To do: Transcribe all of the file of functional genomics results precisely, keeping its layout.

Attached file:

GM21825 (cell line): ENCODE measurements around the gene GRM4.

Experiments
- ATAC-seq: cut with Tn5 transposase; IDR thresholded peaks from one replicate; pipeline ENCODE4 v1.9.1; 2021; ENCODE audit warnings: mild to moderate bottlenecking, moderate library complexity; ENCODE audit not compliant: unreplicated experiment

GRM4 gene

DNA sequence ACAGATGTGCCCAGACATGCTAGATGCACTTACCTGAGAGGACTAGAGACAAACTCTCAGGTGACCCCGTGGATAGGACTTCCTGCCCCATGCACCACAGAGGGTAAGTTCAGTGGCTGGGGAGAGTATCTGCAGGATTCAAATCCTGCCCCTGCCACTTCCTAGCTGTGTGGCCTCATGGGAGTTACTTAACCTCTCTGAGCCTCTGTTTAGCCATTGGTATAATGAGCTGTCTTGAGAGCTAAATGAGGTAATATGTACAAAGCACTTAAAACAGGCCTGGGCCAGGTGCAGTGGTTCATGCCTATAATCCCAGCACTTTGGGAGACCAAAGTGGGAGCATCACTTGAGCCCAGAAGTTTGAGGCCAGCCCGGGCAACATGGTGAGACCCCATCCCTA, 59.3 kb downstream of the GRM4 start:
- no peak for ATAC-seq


GM21825 (cell line): ENCODE measurements around the gene GRM4.

Experiments
- ATAC-seq: cut with Tn5 transposase; IDR thresholded peaks from one replicate; pipeline ENCODE4 v1.9.1; 2021; ENCODE audit warnings: mild to moderate bottlenecking, moderate library complexity; ENCODE audit not compliant: unreplicated experiment

GRM4 gene

DNA sequence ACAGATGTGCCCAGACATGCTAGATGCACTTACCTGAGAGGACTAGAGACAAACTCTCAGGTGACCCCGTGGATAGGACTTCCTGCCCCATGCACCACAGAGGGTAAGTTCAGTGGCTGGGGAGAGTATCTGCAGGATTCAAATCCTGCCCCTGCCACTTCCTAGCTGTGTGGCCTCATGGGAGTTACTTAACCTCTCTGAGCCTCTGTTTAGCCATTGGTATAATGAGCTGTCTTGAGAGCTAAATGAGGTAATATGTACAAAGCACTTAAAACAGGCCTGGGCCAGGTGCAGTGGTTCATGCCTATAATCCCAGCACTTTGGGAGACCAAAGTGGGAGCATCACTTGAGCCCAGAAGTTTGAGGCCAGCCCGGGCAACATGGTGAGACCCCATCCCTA, 59.3 kb downstream of the GRM4 start:
- no peak for ATAC-seq